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This summer has been filled with acrimony about the federal budget, with red versus blue politicians squaring off to hurl criticisms at each other.
For a lot of us, turning on the news has felt like an exercise in masochism.
Imagine my pleasure, then, at going to a recent meeting where Americans from quite different walks of life were gathered to learn together about something we all need – a nutritious food supply.
On a recent and beautiful summer morn’ without even a breath of wind, a diverse group of citizens gathered on land belonging to Washington State University.
Those assembled ran the gamut from older farmers in jeans and work boots who came to the event in diesel pickup trucks to younger men and women with long hair who came on bicycles or in hybrid vehicles.
What had brought us together was the chance to tour WSU’s organic fields and orchards.
Large public universities across the nation that are termed “land grant” institutions have long promoted agricultural and engineering research, as well as educating citizens about how to apply new research to solve day-to-day problems.
The land grant system is something the federal government did right a zillion years ago, an investment in education that has paid out dividends to many generations – including ours.
I confess I felt a bit out of place on the edge of WSU’s large organic garden – simply because my diet is all too often a combination of roast beef and jelly doughnuts.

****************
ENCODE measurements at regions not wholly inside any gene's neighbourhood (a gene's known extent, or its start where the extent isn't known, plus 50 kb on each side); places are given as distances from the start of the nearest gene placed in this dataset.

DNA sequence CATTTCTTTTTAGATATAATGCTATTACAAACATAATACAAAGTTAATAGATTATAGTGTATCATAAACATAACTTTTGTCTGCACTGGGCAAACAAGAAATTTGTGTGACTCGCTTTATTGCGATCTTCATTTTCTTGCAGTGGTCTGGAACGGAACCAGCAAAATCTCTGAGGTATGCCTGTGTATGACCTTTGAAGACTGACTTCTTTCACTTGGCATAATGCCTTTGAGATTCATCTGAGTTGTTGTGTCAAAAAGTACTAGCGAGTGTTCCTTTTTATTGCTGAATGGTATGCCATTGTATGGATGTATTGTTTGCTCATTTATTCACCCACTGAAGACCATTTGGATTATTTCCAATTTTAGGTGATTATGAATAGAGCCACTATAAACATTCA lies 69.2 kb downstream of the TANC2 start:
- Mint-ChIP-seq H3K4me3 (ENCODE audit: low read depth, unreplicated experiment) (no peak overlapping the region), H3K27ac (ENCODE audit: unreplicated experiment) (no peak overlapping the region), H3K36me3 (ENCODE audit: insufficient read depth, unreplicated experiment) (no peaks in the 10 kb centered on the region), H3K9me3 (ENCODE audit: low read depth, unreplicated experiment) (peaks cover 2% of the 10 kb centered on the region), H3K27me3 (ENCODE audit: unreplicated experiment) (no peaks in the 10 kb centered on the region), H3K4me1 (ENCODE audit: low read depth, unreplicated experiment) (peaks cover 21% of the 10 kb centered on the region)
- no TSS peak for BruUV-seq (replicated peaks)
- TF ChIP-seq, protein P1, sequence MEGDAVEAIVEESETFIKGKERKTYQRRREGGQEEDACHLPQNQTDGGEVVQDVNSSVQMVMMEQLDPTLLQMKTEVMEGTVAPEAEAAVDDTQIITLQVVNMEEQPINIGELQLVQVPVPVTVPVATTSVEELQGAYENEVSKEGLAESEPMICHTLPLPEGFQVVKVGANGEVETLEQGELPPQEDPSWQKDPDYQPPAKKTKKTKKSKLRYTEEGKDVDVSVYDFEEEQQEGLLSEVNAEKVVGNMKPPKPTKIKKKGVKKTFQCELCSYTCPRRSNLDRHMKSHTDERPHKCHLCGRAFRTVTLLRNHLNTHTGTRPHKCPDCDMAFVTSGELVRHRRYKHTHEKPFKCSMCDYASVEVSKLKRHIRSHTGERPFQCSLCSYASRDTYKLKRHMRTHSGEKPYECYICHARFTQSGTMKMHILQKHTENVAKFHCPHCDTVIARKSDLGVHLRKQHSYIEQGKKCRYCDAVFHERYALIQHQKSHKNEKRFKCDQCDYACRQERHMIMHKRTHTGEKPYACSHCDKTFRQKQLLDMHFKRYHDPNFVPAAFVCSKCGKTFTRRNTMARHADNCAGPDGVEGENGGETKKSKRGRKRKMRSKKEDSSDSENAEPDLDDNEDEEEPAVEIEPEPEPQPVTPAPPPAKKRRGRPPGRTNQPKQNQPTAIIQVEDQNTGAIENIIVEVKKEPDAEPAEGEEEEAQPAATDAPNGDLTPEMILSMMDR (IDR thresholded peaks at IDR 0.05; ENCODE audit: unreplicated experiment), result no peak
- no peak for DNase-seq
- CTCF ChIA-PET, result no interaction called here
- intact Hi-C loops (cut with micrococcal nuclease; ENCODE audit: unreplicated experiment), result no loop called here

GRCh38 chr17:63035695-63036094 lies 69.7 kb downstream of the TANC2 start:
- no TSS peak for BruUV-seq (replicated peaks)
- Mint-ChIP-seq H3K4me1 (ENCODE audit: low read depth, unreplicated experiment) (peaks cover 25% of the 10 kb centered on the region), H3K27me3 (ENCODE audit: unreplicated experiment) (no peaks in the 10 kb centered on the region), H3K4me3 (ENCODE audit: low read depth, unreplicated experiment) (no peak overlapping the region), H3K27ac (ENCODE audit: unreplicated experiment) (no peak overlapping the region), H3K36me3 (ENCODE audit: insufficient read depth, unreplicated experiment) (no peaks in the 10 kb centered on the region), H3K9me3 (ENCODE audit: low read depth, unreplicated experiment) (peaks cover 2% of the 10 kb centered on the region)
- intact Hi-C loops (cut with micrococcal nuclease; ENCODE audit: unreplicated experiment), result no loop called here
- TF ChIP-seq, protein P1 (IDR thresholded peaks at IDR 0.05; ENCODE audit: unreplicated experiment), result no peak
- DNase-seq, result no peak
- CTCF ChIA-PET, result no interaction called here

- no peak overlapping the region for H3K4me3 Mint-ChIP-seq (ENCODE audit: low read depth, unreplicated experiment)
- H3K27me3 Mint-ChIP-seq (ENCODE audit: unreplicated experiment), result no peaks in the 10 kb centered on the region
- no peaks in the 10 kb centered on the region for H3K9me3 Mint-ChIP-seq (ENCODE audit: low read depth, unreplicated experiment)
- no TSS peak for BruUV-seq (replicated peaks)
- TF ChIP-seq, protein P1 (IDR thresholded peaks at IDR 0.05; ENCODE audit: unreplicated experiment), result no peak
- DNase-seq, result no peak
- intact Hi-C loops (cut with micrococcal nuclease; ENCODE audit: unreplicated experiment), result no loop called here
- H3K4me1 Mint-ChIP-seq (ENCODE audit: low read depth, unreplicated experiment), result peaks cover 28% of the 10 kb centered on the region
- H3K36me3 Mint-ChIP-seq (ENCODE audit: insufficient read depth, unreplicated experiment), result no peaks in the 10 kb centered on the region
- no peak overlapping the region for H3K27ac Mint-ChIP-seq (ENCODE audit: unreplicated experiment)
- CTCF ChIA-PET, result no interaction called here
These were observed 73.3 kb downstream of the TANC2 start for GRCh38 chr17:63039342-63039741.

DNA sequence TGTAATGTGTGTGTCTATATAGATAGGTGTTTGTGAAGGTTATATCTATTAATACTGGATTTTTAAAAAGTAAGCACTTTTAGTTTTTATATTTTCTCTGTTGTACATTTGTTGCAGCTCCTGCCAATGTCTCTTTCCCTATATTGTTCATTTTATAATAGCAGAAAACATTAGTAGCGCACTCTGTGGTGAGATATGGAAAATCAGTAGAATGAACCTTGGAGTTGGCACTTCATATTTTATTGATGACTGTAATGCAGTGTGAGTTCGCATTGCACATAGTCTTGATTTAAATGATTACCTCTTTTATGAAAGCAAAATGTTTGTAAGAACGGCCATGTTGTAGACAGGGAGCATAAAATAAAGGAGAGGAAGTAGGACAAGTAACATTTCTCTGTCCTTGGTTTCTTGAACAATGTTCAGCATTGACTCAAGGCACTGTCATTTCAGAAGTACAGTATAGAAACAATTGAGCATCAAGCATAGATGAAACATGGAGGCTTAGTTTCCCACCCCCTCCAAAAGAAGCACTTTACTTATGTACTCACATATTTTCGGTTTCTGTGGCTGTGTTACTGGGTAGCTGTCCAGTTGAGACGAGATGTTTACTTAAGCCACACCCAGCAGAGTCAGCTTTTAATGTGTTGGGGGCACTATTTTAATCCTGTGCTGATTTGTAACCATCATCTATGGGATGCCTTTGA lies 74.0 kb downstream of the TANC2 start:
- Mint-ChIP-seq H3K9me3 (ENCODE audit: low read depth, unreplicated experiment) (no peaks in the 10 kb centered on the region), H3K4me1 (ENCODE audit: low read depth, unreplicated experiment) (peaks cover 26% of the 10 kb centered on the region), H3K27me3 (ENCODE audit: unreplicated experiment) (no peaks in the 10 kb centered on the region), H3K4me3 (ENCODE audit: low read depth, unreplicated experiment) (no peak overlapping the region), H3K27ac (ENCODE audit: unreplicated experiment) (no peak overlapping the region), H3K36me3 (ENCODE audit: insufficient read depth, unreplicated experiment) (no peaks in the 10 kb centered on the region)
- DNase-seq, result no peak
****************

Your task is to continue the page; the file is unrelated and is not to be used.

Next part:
But in the hope that a willingness to learn was the only requirement for attending, I signed up for the tour of rows of pumpkins, raspberries, hops and an interesting plant called quinoa (said aloud like “keen-wa.”)
As it happened, I bought a bag of quinoa at a Big Box store in the spring and have cooked up a couple pots of it.
It’s good food, taking the place of rice on a supper plate or of pasta in a cold salad.
Quinoa has a mild flavor and what really sets it apart from pasta and rice is that it has a fully balanced set of the core ingredients of protein.
To put it another way, a cup of quinoa is a full serving of carbs plus protein that doesn’t have to be “complemented” with either dairy or beans.
We get a lot of our supply of quinoa in this country from South America, where native peoples have grown it since time immemorial.
There are many varieties of the plant. Some do well at high elevation, some in warm conditions, and some varieties tolerate drought quite well.
Increasingly, some farmers in North America are looking at growing quinoa – their interest in part resting on the fact it sells for around $4 per pound, a price that ain’t nothing to sneeze at.
Quinoa is so easy to cook even I can do it. You boil some water, add the quinoa, and about 15 minutes later you have a plant-based source of protein good for side dishes.or as an ingredient in the main part of your repast.
Currently a lot of the quinoa grown on our continent is from Colorado or Saskatchewan. But that looks like it’s only a beachhead for the ancient crop. Quinoa may well become a widespread rotation crop for wheat, especially if researchers and growers find varieties that are well adapted to specific conditions and that have high yields.
Working on testing and enhancing crop varieties is the kind of practical and beneficial work that agricultural universities across the land are always engaged in.
Researchers who labor to improve our food supply don’t grab headlines. But because I work among them each day, I can testify they are fiercely productive and benefit us all through their labors.
There’s a lot in this country that has lately made us feel bitterly divided.
So it’s good to connect with something that’s clearly positive and may bring us good news – and interesting meals – in the years to come.
If we can get complete proteins out of rotational crops that help keep small farmer afloat financially, we’ll be looking at a win-win at all sorts of levels.
Pass the quinoa, please.
Dr. E. Kirsten Peters, a native of the rural Northwest, was trained as a geologist at Princeton and Harvard.
This column is a service of the College of Agricultural, Human, and Natural Resource Sciences at Washington State University.